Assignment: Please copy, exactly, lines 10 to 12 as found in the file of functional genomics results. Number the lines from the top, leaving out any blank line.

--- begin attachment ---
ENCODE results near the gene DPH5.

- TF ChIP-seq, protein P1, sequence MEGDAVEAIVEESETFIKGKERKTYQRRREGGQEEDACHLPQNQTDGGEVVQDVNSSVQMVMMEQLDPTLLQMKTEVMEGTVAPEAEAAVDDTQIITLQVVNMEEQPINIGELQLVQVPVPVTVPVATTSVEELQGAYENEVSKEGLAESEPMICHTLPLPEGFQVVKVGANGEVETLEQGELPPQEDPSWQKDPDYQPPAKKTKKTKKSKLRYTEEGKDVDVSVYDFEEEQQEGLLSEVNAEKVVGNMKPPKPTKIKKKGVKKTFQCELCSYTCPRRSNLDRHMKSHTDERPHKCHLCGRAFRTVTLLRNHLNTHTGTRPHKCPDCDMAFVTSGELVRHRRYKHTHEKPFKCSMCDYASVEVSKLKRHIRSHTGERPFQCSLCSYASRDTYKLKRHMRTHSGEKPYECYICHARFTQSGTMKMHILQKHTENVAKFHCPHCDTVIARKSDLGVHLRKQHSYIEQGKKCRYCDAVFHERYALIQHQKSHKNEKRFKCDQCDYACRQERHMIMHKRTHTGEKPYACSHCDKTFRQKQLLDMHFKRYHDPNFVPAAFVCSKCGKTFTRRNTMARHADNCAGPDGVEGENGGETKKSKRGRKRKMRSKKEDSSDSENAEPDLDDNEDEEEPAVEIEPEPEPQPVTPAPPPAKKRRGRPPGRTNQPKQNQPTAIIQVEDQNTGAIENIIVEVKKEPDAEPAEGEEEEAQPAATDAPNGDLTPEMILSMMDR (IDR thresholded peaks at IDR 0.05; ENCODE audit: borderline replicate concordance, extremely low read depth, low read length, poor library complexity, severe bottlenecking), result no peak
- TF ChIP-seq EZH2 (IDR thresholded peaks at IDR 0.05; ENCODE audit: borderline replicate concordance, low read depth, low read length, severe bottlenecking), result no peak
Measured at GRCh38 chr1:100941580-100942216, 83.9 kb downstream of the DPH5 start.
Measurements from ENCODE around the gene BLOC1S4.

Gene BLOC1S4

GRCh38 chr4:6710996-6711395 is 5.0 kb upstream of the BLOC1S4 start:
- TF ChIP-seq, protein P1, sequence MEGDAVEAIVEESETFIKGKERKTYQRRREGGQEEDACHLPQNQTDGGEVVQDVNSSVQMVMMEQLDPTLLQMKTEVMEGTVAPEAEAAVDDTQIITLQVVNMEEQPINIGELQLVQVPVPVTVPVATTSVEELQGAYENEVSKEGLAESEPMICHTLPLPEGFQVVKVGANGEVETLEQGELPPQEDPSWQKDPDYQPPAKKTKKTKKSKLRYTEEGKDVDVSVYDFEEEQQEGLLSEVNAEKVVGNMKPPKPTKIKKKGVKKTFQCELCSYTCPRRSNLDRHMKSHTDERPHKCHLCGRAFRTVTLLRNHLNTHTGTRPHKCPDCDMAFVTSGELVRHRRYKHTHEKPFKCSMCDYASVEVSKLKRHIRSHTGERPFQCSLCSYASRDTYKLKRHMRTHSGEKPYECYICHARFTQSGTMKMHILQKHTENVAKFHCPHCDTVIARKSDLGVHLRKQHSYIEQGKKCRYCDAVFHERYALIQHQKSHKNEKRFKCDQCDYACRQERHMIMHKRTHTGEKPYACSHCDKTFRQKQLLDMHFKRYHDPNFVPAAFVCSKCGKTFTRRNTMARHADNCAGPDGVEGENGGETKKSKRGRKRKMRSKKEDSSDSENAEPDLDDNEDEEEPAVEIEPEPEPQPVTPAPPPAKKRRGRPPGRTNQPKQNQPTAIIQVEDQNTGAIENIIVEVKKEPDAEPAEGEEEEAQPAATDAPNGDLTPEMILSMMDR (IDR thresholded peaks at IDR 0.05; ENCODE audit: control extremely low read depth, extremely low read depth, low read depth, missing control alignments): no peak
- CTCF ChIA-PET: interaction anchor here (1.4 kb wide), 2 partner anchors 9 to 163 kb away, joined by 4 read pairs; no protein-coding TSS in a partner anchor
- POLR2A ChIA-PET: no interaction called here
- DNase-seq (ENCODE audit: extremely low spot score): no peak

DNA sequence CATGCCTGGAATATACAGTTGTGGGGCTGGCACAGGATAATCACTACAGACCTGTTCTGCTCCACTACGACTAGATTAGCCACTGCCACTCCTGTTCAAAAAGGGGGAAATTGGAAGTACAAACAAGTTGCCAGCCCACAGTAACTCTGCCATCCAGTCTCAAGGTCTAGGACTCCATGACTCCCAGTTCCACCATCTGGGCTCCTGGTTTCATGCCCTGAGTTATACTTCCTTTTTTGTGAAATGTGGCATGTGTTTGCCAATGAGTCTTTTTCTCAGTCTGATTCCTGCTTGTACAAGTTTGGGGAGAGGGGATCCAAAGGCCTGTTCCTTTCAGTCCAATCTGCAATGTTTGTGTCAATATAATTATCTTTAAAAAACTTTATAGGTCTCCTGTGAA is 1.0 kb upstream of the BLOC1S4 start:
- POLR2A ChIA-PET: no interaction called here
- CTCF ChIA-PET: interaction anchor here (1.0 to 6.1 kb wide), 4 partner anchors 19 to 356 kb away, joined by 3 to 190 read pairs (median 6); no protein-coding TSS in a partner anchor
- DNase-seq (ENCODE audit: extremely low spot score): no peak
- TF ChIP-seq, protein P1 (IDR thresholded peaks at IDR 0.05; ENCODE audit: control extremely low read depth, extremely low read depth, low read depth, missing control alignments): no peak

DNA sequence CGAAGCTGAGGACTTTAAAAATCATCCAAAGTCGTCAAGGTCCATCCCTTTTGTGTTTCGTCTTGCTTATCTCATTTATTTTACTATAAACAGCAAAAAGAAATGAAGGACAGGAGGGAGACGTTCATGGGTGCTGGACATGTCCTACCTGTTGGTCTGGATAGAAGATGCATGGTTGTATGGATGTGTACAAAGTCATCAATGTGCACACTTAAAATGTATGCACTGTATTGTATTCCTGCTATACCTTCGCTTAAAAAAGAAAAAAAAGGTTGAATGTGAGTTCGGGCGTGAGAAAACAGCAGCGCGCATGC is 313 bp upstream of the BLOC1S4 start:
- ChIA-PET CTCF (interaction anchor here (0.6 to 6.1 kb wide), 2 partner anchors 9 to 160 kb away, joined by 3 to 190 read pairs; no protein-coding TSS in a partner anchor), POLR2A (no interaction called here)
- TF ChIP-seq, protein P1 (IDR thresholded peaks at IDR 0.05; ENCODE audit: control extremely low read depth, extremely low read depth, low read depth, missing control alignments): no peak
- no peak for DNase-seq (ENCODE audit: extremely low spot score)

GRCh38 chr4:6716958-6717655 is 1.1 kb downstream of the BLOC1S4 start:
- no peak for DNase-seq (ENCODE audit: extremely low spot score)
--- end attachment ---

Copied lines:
- POLR2A ChIA-PET: no interaction called here
- DNase-seq (ENCODE audit: extremely low spot score): no peak

DNA sequence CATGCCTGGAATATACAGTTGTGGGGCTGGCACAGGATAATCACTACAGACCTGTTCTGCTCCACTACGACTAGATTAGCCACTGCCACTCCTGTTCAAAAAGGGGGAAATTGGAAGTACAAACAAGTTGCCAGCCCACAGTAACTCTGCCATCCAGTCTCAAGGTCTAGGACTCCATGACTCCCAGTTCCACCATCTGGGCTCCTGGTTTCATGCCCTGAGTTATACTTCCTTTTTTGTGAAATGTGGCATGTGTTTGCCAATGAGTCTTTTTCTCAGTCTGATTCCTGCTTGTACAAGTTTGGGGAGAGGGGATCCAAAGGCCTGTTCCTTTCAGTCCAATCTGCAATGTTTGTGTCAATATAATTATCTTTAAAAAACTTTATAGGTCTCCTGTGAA is 1.0 kb upstream of the BLOC1S4 start: